A Sheaf Gleaned in French Fields/The Hope in God (Alfred de Musset)
THE HOPE IN GOD.
There exists, it is said, a philosophy
That needs no revelation, but unlocks
The gates with ease, that guard life's mystery,
And safely steers between the dangerous rocks,
Indifference and Religion. Be it so.
Where are these system—makers that can find
Truth without faith? It would be worth to know.
Powerless sophists swelled with empty wind,
What are their arguments? What authority
Are they invested with? One proudly says,
Two principles exist for all eternity
That war on earth; by turns each strength displays,
And triumphs o'er the other. One descries,
Far in the solitary heavens, a god
Who cares not, infinitely great and wise,
For human altars, or for man—a clod.
Pythagoras and Leibnitz think souls change;
Descartes forsakes us in the whirlwind's breast;
Montaigne inquires, but nothing can arrange;
Pascal his own dream flies, by fear possessed;
Pyrrho doubts all, and deems our natures blind;
Zeno makes us insensible; Voltaire
Throws down whatever stands with furious mind;
Spinosa leaves his subject in despair:
Searching in vain, he sees God everywhere,
Or deems he sees; the metaphysician Locke
Makes man a mere machine; at last to scare
All thinkers, and their futile efforts mock,
And, as it were, the ruin to achieve
Of all philosophy, comes the German Kant:
A spectre in the fogs and clouds of eve,
Not without eloquence, but arrogant,
He sees heaven empty, and the end of all
Chaos and nothingness. Oh, can it be!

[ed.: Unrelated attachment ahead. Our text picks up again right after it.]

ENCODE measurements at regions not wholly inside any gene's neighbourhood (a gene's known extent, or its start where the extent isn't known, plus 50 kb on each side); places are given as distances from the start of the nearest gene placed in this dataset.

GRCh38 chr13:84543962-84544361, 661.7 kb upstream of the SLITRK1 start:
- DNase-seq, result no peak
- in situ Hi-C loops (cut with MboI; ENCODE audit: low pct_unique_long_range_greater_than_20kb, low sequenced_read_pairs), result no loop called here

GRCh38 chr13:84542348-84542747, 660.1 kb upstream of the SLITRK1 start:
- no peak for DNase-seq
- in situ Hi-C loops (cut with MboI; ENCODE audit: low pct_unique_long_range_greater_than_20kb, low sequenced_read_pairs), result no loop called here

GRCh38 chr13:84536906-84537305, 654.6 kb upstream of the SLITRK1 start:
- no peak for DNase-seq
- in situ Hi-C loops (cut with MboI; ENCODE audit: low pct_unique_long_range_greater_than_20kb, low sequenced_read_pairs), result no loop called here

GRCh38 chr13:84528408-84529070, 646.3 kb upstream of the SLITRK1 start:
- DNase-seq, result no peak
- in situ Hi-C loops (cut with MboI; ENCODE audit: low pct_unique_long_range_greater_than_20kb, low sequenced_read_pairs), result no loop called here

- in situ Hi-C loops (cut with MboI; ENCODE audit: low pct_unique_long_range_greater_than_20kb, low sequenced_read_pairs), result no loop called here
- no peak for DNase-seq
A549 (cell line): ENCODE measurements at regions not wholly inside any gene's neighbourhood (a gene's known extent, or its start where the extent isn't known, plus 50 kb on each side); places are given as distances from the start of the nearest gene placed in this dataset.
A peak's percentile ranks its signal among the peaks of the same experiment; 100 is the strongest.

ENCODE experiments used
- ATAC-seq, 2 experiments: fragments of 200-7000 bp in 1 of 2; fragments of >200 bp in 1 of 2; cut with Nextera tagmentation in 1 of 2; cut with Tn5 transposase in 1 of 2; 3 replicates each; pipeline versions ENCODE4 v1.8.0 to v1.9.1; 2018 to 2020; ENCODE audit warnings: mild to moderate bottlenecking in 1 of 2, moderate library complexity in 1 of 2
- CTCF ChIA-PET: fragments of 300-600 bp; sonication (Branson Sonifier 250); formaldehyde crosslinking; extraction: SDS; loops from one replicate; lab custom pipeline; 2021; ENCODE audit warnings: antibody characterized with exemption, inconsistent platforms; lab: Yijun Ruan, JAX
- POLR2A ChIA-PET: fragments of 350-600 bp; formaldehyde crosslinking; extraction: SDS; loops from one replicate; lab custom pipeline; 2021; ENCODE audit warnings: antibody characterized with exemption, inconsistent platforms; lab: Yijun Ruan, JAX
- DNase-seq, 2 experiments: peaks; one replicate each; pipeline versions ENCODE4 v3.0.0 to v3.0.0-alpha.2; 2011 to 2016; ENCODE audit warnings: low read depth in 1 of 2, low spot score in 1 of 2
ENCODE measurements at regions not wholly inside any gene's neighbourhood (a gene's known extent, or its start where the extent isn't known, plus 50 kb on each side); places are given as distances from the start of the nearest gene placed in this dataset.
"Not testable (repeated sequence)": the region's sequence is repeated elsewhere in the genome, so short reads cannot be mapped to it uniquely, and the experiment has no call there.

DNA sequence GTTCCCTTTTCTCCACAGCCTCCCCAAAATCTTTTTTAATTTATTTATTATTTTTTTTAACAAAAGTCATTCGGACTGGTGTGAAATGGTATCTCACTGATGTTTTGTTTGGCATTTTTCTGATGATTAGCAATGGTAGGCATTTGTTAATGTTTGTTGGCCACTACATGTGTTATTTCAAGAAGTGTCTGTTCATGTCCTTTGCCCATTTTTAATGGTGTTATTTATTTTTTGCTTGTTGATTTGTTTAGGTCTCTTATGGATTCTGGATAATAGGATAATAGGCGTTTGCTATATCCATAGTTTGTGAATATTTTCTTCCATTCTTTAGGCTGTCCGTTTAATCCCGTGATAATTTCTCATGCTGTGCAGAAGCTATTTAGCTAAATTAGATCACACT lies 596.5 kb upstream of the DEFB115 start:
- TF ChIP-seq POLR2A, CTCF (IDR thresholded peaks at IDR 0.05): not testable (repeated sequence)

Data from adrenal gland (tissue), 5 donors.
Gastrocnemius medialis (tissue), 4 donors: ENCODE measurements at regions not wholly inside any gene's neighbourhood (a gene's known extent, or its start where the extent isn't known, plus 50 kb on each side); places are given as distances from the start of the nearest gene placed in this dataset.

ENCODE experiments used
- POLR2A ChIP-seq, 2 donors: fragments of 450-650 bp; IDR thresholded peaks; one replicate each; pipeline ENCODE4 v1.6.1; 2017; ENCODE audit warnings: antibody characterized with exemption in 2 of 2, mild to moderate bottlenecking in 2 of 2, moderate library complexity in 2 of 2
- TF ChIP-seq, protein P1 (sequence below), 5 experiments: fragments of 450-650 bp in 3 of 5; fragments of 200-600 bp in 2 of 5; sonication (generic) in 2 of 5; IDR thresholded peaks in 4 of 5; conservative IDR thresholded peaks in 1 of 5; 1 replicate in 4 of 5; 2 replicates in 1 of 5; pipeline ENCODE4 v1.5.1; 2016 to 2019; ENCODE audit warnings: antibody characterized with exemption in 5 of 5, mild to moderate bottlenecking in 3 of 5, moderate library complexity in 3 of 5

Must human science tumble thus and fall?
Is this the fate of proud philosophy?
After five thousand years of cruel doubt,
After such bold and persevering toil,
Is that the last word? Every hope shut out;
Must speculation thus, alas! recoil?
Oh, senseless efforts, miserable pains,
That sought the truth in such erratic rings!
Pinions we need to reach the heavenly plains;
What is the wish, without faith's eagle wings?
I pity you, O speculators wise!
Your wounded pride and torments have I known,
And felt the sudden shudder and surprise,
Before the Infinite, as I stood alone!
Ah well!—Together let us pray, we must,
For all our labours have been vain, we feel;
Or if your bodies be reduced to dust,
Let me upon your tombs devoutly kneel.
Come, pagan sages, in all science great,
Dreamers bygone, and dreamers of to-day,
Prayer is a cry—the cry of hope elate,
That God may answer us. Oh, let us pray!
Our pains and efforts note, O Holy One!
The rest forget, O Merciful and True!
If heaven be empty, prayer offend can none,
If some One hear us, may He pity too!